Fr. Scott Lewis is an associate professor of New Testament at Regis College, a founding member of the Toronto School of Theology.

He is a past president of the Canadian Catholic Biblical Association.

Epiphany of the Lord (Year B) Jan. 8 (Isaiah 60:1-6; Psalm 72; Ephesians 3:2-3, 5-6; Matthew 2:1-12)

Just what is Epiphany and why is it important? In some Christian traditions it is celebrated as Christmas, reflecting an ancient and venerable tradition. In the West, the feast is understood as noting the manifestation of the Lord to the gentiles. But that really tells us very little.


“Epiphany” means “manifestation” and in antiquity was usually associated with the manifestation or appearance of a god or divine being. There were rulers and tyrants who claimed to be divine manifestations, the most notorious being the insane megalomaniac Antiochus Epiphanes. He tried to destroy the Jewish culture and religion in the second century BC, igniting the revolt of the Maccabees.

What’s in a name? Everything

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Mary, Mother of God (Year B) Jan. 1 (Numbers 6:22-27; Psalm 67; Galatians 4:4-7; Luke 2:16-21)

What is in a name? For modern people a name reflects personal preference and is often modelled on popular culture or family traditions. The given name has to have appeal or pizzazz.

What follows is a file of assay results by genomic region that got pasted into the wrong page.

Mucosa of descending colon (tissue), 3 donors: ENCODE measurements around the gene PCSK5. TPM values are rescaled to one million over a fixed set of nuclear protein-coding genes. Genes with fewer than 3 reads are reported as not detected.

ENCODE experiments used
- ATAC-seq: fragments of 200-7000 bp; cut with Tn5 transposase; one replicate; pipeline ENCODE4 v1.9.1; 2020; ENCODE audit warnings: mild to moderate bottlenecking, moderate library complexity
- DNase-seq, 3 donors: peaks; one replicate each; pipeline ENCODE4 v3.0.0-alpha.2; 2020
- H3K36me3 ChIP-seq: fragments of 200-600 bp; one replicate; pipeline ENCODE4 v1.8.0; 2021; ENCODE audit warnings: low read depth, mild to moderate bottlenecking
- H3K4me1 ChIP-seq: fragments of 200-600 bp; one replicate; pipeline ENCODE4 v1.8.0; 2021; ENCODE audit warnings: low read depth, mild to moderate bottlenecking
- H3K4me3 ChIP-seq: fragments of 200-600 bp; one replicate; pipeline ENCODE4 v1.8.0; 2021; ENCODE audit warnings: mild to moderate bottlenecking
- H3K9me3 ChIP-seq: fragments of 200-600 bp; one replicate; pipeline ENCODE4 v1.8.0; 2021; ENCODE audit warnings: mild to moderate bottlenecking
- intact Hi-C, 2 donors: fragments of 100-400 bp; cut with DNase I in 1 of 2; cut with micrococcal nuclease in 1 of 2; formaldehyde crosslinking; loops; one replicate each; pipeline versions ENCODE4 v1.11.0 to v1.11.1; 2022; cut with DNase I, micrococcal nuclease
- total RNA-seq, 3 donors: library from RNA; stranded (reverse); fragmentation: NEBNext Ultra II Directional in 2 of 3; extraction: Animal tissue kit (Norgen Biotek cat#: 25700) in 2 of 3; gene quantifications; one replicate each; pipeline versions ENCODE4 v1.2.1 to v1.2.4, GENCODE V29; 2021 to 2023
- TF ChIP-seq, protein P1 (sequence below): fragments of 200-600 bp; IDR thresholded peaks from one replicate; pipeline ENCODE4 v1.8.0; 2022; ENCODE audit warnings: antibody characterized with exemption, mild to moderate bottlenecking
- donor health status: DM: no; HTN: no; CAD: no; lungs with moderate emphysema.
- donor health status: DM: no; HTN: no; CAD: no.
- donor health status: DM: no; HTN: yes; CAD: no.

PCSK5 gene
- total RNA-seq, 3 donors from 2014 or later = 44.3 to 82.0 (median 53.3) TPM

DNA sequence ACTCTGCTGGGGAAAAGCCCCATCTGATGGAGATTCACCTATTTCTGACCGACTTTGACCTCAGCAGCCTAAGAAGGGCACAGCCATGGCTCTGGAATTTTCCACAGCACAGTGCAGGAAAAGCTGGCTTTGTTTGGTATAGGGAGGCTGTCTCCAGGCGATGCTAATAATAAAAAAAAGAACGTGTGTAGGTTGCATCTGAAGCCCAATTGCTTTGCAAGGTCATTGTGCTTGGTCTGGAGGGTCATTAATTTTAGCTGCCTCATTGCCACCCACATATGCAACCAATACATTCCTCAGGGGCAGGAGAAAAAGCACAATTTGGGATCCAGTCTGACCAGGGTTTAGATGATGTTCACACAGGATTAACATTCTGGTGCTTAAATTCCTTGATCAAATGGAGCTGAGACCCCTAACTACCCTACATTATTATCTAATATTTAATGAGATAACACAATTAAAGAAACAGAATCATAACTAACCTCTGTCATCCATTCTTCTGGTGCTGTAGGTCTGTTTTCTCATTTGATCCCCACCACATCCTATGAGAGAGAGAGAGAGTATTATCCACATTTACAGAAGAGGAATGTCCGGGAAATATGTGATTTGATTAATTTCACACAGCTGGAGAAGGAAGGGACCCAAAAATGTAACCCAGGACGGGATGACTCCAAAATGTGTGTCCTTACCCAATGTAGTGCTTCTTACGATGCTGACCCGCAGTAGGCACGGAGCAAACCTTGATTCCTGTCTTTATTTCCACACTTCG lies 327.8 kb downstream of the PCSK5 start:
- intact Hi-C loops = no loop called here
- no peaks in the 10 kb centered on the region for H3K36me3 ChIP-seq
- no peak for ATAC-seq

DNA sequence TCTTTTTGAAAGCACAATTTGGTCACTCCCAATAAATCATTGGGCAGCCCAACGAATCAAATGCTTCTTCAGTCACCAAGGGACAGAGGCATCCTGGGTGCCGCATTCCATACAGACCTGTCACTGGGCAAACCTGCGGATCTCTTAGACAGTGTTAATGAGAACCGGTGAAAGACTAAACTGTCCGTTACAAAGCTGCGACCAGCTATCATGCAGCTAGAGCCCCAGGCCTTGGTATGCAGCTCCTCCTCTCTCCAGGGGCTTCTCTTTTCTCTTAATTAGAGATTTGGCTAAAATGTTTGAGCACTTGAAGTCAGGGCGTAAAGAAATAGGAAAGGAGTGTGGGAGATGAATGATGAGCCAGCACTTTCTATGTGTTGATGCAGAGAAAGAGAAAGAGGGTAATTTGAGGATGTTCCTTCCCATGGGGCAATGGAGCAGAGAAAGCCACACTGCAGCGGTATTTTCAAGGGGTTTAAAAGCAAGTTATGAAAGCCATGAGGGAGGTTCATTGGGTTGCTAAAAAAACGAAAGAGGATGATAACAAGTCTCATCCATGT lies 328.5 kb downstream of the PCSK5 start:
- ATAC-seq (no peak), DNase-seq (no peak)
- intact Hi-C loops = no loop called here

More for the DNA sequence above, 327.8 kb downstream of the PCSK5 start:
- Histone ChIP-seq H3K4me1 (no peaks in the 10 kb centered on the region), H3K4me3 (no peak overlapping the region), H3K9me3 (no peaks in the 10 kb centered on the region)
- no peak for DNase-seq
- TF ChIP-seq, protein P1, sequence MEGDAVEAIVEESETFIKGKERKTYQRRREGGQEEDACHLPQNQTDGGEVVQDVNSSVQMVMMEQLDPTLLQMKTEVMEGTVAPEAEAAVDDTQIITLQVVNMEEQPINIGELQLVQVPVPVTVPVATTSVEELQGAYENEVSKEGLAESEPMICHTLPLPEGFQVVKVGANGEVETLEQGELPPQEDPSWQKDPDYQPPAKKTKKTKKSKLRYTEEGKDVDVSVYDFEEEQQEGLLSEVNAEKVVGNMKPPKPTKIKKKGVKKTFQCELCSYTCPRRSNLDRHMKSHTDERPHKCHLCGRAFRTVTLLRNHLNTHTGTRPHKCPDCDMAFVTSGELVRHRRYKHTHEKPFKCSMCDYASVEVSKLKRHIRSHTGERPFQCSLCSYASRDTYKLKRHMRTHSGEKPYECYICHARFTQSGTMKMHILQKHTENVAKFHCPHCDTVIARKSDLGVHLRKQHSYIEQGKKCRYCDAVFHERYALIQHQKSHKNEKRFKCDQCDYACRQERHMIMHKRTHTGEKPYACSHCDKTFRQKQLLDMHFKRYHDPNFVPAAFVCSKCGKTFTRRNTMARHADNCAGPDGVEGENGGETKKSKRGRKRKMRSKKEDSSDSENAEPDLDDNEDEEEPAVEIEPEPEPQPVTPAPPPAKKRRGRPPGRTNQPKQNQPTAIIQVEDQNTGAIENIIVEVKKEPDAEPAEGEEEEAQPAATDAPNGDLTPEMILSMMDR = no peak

Jesus comes to make the world right

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Nativity of the Lord (Year B) Dec. 25 (Isaiah 9:2-4, 6-7; Psalm 96; Titus 2:11-14; Luke 2:1-16)

Who are the people walking in darkness? This prophetic passage was originally addressed to the nation of Israel under threat from first the Assyrians and then the Babylonians. It was supposed to give them hope, courage and perseverance in the face of oppression and the collapse of their world. God had not abandoned them but would lead the nation to freedom and prosperity.

Our journey depends on what we allow God to do for us

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Fourth Sunday of Advent (Year B) Dec. 18 (2 Samuel 7:1-5, 8-12, 14, 16; Psalm 89; Romans 16:25-27; Luke 1:26-38)

The idea of building a house for God seems rather preposterous. In the verses omitted from the lectionary reading, God tells David in no uncertain terms that he is out of line.

David is sternly reminded that throughout all the years of wandering in the wilderness God never asked for a permanent dwelling and was quite content. We can have mixed motivations for big God-projects. Often lurking below the surface is a subtle desire to play God. The result is usually a hugely inflated ego.

We struggle to complete the mission Jesus has for us

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Third Sunday of Advent (Year B) Dec. 11 (Isaiah 61:1-2, 10-12; 1 Thessalonians 5:16-24; John 1:6-8, 19-28)

Timely words of comfort and encouragement can work miracles, even more so when they are inspired by the Spirit of God. The prophet figure in Isaiah has clearly been anointed to bring healing words to the broken Israelite exiles. Good news: freedom, liberty, release and healing. But this is far more than a pep-talk — he will proclaim these Spirit-inspired words on behalf of God.

We can open the way to the Kingdom

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Second Sunday of Advent (Year B) Dec. 4 (Isaiah 40:1-5, 9-11; Psalm 85; 2 Peter 3:8-14; Mark 1:1-8)

Time whizzes by like an express train when we are enjoying ourselves. An enjoyable vacation has scarcely begun before it is time to go back to work. But when we are anticipating something or waiting for something to occur time absolutely creeps by.